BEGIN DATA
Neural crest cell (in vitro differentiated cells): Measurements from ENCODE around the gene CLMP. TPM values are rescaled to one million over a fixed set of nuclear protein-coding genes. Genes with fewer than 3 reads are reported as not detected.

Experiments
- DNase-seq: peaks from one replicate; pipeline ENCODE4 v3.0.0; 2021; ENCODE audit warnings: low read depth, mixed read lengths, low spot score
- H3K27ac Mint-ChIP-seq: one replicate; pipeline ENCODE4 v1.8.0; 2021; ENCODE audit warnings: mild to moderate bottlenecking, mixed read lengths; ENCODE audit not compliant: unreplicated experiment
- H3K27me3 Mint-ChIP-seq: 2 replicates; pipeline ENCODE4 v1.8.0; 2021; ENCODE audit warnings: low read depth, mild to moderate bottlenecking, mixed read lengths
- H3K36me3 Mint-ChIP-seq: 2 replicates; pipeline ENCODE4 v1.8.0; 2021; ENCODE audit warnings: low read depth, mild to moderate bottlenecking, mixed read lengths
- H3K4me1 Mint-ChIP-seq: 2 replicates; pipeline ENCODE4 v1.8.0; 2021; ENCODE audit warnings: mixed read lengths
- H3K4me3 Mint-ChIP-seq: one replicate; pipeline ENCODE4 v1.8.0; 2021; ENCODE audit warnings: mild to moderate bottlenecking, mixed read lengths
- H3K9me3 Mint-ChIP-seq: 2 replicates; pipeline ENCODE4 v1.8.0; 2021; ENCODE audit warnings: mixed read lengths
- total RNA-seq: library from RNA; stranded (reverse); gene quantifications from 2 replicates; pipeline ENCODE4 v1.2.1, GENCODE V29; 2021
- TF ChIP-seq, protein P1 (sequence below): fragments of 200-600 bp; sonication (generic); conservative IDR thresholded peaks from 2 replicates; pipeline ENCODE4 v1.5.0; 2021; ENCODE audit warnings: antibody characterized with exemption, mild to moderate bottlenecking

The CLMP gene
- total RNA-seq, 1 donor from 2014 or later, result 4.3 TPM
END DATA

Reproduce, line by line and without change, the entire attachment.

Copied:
Neural crest cell (in vitro differentiated cells): Measurements from ENCODE around the gene CLMP. TPM values are rescaled to one million over a fixed set of nuclear protein-coding genes. Genes with fewer than 3 reads are reported as not detected.

Experiments
- DNase-seq: peaks from one replicate; pipeline ENCODE4 v3.0.0; 2021; ENCODE audit warnings: low read depth, mixed read lengths, low spot score
- H3K27ac Mint-ChIP-seq: one replicate; pipeline ENCODE4 v1.8.0; 2021; ENCODE audit warnings: mild to moderate bottlenecking, mixed read lengths; ENCODE audit not compliant: unreplicated experiment
- H3K27me3 Mint-ChIP-seq: 2 replicates; pipeline ENCODE4 v1.8.0; 2021; ENCODE audit warnings: low read depth, mild to moderate bottlenecking, mixed read lengths
- H3K36me3 Mint-ChIP-seq: 2 replicates; pipeline ENCODE4 v1.8.0; 2021; ENCODE audit warnings: low read depth, mild to moderate bottlenecking, mixed read lengths
- H3K4me1 Mint-ChIP-seq: 2 replicates; pipeline ENCODE4 v1.8.0; 2021; ENCODE audit warnings: mixed read lengths
- H3K4me3 Mint-ChIP-seq: one replicate; pipeline ENCODE4 v1.8.0; 2021; ENCODE audit warnings: mild to moderate bottlenecking, mixed read lengths
- H3K9me3 Mint-ChIP-seq: 2 replicates; pipeline ENCODE4 v1.8.0; 2021; ENCODE audit warnings: mixed read lengths
- total RNA-seq: library from RNA; stranded (reverse); gene quantifications from 2 replicates; pipeline ENCODE4 v1.2.1, GENCODE V29; 2021
- TF ChIP-seq, protein P1 (sequence below): fragments of 200-600 bp; sonication (generic); conservative IDR thresholded peaks from 2 replicates; pipeline ENCODE4 v1.5.0; 2021; ENCODE audit warnings: antibody characterized with exemption, mild to moderate bottlenecking

The CLMP gene
- total RNA-seq, 1 donor from 2014 or later, result 4.3 TPM